Greg, the other contemporary composer is an Australian who specializes in electronic music. His performances using mobile phones opened minds and inspired new ways of thinking. The pieces involved performers swinging the phones around their heads to create entrancing and hypnotic effects using Doppler shift.
But to balance what could become a somewhat cerebral and advanced foray into avant-garde aesthetics; gurus such as American jazz bassist Christy Smith kept things practical and entertained everyone with his earthy humour. As the course did not include enough time for participants to compose pieces to be played at the performances, there was a lot of emphasis on improvisation and Christy played an important role in guiding some of the younger, less experienced musicians. In contrast to Christy’s coaxing of high energy performances from shy participants, the prolific Japanese master percussionist and composer Stomu Yamash’ta encouraged musicians to reflect on the beautiful surroundings and express this spirit through their instruments. He also brought up the idea of establishing awareness of the music played among the audience rather than trying to impress them.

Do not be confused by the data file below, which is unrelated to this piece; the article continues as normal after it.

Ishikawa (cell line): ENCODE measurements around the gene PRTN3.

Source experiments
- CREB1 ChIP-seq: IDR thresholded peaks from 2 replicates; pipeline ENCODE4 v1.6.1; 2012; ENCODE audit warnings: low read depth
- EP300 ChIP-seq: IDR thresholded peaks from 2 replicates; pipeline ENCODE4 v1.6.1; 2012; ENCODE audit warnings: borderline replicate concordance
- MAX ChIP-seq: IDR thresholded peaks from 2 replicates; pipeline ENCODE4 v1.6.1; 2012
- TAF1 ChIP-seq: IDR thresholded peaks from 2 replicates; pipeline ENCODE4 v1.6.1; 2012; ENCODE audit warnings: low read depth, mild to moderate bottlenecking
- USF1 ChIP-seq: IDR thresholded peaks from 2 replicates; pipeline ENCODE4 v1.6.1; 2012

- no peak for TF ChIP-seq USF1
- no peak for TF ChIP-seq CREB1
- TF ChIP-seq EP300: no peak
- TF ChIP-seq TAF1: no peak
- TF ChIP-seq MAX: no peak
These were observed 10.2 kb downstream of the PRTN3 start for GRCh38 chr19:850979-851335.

There were also a number of gurus and facilitators in place to introduce everybody to the central concepts of ethnomusicology by studying the new women’s Kecak group in Ubud – the only one of its kind in Bali. Unfortunately, with such a tight schedule some of the practical field work couldn’t take place when the Kecak group were a little late. It was still useful though to be given preliminary guidelines for working in the field, interviewing the performers and even being taught Kecak while at Bedugul by the Balinese guru who helped these women form their unique group.
As well as the musicians, a number of spiritual gurus such as a priest from Sulawesi, a Sufi master, and a Japanese monk had been invited. They would hold regular meetings with the other music gurus and facilitators to discuss life, the universe and everything although there seemed to be some controversy as to the purpose of these meetings. One of the organizers had intended for the results to be made public afterwards, whereas another emphatically denied the idea of sharing as it might be too private. I personally feel that the results of these conversations could have been shared with the participants in the evenings, so that anybody could follow up on issues raised directly with the spiritual gurus in their own time. If not, it seems a little self-indulgent to invite all these inspirational people if the participants aren’t able to benefit from them.